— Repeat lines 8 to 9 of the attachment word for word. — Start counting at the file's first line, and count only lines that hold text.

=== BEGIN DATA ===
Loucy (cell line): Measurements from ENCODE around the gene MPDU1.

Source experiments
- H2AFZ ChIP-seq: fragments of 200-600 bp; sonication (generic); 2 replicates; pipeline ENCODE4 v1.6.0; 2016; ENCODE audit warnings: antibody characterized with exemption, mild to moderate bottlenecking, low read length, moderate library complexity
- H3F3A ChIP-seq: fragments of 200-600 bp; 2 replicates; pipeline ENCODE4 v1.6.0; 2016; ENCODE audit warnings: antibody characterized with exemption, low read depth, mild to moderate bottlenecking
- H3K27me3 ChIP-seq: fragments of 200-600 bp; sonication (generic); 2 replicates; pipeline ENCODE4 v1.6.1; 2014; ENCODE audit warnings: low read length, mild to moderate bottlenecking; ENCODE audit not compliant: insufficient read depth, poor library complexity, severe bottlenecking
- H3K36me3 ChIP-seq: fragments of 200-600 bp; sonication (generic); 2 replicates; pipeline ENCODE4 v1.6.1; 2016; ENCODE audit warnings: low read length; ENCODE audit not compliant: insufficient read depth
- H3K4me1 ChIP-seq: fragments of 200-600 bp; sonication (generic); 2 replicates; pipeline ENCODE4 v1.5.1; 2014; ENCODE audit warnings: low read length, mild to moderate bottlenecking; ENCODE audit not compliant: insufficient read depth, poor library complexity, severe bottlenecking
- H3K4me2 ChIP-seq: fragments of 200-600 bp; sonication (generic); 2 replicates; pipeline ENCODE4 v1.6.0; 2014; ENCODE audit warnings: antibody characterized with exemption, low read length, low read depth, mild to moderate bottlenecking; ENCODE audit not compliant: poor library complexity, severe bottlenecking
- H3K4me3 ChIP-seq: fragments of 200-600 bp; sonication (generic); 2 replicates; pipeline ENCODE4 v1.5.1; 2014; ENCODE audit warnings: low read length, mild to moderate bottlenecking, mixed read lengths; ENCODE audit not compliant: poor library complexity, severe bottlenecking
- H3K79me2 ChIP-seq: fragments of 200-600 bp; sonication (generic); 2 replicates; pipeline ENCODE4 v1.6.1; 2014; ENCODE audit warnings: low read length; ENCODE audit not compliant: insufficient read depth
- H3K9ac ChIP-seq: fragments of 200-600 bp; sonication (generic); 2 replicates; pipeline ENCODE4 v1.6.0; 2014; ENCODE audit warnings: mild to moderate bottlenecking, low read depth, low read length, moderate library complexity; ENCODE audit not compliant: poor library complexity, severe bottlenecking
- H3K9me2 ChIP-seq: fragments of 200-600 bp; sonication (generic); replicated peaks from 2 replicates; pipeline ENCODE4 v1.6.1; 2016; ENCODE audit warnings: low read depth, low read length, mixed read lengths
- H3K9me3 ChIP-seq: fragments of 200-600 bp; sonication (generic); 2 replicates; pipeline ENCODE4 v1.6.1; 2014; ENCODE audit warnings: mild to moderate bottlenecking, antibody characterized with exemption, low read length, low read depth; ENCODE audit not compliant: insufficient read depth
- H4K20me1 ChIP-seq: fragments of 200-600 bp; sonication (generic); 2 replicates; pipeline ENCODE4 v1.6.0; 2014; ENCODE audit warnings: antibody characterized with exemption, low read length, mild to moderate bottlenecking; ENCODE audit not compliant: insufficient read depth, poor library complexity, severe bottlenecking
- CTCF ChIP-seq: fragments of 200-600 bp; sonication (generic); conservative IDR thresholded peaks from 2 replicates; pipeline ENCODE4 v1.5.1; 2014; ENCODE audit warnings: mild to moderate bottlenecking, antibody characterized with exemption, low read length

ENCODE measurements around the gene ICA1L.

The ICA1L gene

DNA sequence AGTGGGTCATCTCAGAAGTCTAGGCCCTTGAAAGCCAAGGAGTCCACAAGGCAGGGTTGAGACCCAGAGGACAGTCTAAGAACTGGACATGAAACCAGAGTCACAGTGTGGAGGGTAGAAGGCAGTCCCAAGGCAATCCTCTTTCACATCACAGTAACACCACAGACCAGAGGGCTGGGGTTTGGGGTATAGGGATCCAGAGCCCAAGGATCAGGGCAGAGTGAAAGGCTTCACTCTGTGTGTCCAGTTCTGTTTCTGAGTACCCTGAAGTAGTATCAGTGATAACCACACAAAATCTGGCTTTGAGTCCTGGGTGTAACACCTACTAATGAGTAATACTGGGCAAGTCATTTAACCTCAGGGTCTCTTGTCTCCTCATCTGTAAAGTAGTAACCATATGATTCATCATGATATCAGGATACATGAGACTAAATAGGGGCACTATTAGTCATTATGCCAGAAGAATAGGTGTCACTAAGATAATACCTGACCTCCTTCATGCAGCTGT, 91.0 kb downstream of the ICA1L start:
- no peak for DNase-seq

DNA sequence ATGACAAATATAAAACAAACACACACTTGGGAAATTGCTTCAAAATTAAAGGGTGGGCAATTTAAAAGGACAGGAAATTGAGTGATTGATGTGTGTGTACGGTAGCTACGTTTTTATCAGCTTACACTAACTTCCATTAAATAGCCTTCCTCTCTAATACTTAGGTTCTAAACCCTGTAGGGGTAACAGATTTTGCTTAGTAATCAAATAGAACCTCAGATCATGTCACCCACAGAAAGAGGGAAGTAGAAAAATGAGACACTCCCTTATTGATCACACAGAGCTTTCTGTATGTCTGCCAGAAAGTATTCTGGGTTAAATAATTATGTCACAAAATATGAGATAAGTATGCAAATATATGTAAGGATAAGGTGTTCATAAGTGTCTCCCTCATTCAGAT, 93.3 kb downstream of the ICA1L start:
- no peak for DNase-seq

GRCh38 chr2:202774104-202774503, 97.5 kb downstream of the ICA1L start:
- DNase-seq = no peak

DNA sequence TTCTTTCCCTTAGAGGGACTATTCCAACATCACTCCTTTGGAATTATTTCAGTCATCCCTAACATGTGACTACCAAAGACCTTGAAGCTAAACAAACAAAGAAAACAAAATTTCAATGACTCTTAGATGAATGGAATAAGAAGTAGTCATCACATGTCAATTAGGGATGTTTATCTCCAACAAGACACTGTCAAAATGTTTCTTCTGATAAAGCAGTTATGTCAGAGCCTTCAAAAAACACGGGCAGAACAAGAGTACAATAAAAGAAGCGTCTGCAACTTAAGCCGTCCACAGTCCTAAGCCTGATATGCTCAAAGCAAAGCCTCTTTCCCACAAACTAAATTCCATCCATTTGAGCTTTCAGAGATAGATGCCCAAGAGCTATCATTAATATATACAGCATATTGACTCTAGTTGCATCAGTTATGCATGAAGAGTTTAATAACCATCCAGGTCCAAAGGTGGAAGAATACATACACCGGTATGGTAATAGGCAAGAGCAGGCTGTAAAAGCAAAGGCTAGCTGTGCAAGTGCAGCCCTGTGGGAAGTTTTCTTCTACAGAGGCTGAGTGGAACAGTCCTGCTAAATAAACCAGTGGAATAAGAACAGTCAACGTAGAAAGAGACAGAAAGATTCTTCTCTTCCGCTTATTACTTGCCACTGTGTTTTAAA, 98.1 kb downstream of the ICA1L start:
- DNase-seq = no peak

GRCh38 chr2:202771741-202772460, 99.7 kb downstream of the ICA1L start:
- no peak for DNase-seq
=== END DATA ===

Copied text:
- H3K4me2 ChIP-seq: fragments of 200-600 bp; sonication (generic); 2 replicates; pipeline ENCODE4 v1.6.0; 2014; ENCODE audit warnings: antibody characterized with exemption, low read length, low read depth, mild to moderate bottlenecking; ENCODE audit not compliant: poor library complexity, severe bottlenecking
- H3K4me3 ChIP-seq: fragments of 200-600 bp; sonication (generic); 2 replicates; pipeline ENCODE4 v1.5.1; 2014; ENCODE audit warnings: low read length, mild to moderate bottlenecking, mixed read lengths; ENCODE audit not compliant: poor library complexity, severe bottlenecking